ick your mode of transport. By any measure, North Rhine-Westphalia (NRW) is Germany’s most connected federal state — to the rest of Germany, to Europe and to the world. Companies like Zalando, Germany’s largest online retailer of shoes, apparel and fashion products, and U.S. online retail giant Amazon can reach 150 million consumers within a 500-kilometer radius.
All industry sectors benefit from North Rhine-Westphalia’s logistics infrastructure, from automotive and energy to plastics, chemicals and high-tech. But distribution operations are the chief beneficiaries of the state’s extensive road, rail, air and marine assets. That may explain NRW’s ability to host 27,800 logistics-related companies that employ approximately 284,000 people. More than 615,000 work in logistics-related areas at commercial and industrial enterprises.
“North Rhine-Westphalia, centrally located in Europe, has the densest road and the longest rail networks in Germany,” says Dr. John D. Gatto, president and CEO of NRW.INVEST (North America) LLC, the state’s economic development agency. “It boasts two major international airports, in Düsseldorf and Cologne, not only for passenger traffic, but also with regard to air freight activities. UPS and FedEx have chosen Cologne as being their European hub. These factors ensure excellent connections to customers and clients, and all major cities in Europe are reachable via a three-hour flight or less.
“NRW also supports the world’s largest inland port at Duisburg and the most important terminal for intermodal transport at the Cologne-Eifeltor transshipment depot,” adds Gatto. “The port lies at the intersection of several major European waterways and links the region to many European seaports. NRW has the densest population of all 16 German states and comprises the largest sales and sourcing market in Europe. Companies choose NRW as their investment location because of the region’s educated and highly skilled workforce, its excellent R&D network and central location in Europe. These factors make NRW an attractive investment location and an economic powerhouse of international standing. When we talk about North-Rhine Westphalia, we talk about Germany at its best.”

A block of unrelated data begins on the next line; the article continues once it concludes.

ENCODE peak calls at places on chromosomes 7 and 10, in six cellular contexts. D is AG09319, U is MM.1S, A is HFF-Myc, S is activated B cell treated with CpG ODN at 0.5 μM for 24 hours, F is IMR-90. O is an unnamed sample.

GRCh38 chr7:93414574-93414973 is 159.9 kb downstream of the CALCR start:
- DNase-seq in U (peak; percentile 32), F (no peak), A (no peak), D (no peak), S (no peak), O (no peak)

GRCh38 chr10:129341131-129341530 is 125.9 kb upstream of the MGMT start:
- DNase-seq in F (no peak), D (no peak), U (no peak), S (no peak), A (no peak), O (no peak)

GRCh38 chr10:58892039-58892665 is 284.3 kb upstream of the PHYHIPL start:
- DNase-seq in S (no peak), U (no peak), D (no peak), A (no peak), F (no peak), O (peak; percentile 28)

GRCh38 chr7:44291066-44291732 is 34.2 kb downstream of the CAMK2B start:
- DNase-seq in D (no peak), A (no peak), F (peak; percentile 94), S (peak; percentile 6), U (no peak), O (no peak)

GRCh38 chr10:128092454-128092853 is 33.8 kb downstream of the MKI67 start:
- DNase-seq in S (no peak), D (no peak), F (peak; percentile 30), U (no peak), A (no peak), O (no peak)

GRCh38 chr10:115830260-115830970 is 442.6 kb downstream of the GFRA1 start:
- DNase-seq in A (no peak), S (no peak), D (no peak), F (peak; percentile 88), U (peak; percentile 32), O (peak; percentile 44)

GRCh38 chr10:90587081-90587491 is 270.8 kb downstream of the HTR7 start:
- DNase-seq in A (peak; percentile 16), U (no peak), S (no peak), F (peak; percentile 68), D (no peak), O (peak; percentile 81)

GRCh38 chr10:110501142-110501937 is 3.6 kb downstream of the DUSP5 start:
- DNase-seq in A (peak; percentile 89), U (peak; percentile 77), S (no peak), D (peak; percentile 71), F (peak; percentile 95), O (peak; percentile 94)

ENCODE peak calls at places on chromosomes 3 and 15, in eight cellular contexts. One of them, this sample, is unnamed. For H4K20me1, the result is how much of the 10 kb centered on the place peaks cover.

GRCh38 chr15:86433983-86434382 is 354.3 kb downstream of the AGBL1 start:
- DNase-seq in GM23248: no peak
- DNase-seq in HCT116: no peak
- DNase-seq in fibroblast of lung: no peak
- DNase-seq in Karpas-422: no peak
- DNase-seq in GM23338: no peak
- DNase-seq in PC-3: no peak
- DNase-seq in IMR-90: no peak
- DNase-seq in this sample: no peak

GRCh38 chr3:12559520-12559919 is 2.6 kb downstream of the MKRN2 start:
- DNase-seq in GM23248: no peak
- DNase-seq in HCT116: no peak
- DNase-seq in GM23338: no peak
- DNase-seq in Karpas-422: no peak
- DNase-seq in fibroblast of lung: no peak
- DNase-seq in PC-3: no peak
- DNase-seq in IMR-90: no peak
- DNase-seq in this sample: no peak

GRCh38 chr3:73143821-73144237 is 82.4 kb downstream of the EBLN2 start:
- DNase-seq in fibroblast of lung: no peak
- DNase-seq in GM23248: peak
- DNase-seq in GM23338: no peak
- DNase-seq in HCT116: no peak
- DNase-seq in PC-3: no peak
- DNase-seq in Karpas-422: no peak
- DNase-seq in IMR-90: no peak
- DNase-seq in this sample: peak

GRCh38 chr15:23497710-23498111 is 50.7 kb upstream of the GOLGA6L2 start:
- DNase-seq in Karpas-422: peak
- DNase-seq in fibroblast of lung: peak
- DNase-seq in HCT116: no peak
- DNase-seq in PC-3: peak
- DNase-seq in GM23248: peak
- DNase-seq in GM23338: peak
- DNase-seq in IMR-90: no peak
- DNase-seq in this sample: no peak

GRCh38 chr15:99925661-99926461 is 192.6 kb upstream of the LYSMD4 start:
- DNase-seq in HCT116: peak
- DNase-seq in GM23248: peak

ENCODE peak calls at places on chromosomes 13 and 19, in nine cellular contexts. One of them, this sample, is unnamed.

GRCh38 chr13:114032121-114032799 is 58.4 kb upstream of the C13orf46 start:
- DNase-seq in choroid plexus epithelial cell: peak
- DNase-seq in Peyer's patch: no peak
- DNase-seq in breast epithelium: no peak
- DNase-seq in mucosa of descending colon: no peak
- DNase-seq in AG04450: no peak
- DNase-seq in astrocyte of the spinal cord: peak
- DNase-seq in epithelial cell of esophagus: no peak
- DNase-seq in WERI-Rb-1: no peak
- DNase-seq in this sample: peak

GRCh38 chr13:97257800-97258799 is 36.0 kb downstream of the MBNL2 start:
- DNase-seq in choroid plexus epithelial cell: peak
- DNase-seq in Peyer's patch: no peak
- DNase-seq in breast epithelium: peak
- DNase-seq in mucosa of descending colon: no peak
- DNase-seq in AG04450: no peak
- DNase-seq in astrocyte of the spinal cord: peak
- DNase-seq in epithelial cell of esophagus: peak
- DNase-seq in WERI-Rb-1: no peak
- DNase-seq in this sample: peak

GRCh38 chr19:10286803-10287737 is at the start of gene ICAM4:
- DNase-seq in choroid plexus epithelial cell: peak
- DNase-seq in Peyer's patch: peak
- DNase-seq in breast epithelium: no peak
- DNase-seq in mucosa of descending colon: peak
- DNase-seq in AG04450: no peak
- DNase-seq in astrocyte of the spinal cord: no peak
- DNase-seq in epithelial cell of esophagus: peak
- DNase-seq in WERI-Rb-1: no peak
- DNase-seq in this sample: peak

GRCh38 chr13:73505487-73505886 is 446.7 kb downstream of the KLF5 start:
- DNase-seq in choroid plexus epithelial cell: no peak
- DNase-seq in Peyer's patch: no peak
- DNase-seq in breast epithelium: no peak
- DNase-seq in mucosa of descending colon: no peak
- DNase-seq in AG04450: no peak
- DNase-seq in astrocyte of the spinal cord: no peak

3M is expanding its logistics center in North Rhine-Westphalia to improve its supply chain in Western Europe. “North Rhine-Westphalia is home to the biggest 3M research center outside the USA, as well as 3M’s biggest European logistics center — the 3M European Distribution Center [EDC],” says Dirk Scholz, general manager, physical distribution, 3M Supply Chain Operations EDC. “The perfect geographical position and the very good infrastructure of the region speak in favor of North Rhine-Westphalia.”
EDC Jüchen has been in operation since 1994. After a one-year construction period and investment of around €41 million, 40,000 pallet racks were created, plus a conveyor system with a length of 1,500 meters, as well as 23 approach ramps. In the starting phase, around 1,000 orders per day were dispatched daily, from customers and 3M companies in Germany, in the Netherlands and some Scandinavian and Eastern European countries. They received around 15,000 different products from Jüchen.
“In order to be in a position to supply other countries, such as Norway and Finland, and to safeguard more markets, 3M started expanding the EDC in July 2002,” says Scholz.